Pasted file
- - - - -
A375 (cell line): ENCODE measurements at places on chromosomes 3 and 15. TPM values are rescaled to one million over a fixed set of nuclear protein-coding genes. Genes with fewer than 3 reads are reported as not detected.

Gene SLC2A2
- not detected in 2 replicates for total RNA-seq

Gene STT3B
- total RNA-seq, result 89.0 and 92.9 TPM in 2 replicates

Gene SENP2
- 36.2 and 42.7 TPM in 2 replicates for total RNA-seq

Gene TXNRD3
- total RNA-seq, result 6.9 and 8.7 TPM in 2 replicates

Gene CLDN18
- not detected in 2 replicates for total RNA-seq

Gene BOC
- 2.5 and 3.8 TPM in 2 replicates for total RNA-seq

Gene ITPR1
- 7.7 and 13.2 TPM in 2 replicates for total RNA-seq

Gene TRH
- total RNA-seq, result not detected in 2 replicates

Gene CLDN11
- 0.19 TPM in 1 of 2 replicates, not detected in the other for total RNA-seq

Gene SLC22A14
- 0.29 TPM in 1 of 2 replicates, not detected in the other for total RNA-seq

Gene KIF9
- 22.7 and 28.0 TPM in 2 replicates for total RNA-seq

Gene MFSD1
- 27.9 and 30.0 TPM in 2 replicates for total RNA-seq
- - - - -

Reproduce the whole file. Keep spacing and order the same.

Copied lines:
A375 (cell line): ENCODE measurements at places on chromosomes 3 and 15. TPM values are rescaled to one million over a fixed set of nuclear protein-coding genes. Genes with fewer than 3 reads are reported as not detected.

Gene SLC2A2
- not detected in 2 replicates for total RNA-seq

Gene STT3B
- total RNA-seq, result 89.0 and 92.9 TPM in 2 replicates

Gene SENP2
- 36.2 and 42.7 TPM in 2 replicates for total RNA-seq

Gene TXNRD3
- total RNA-seq, result 6.9 and 8.7 TPM in 2 replicates

Gene CLDN18
- not detected in 2 replicates for total RNA-seq

Gene BOC
- 2.5 and 3.8 TPM in 2 replicates for total RNA-seq

Gene ITPR1
- 7.7 and 13.2 TPM in 2 replicates for total RNA-seq

Gene TRH
- total RNA-seq, result not detected in 2 replicates

Gene CLDN11
- 0.19 TPM in 1 of 2 replicates, not detected in the other for total RNA-seq

Gene SLC22A14
- 0.29 TPM in 1 of 2 replicates, not detected in the other for total RNA-seq

Gene KIF9
- 22.7 and 28.0 TPM in 2 replicates for total RNA-seq

Gene MFSD1
- 27.9 and 30.0 TPM in 2 replicates for total RNA-seq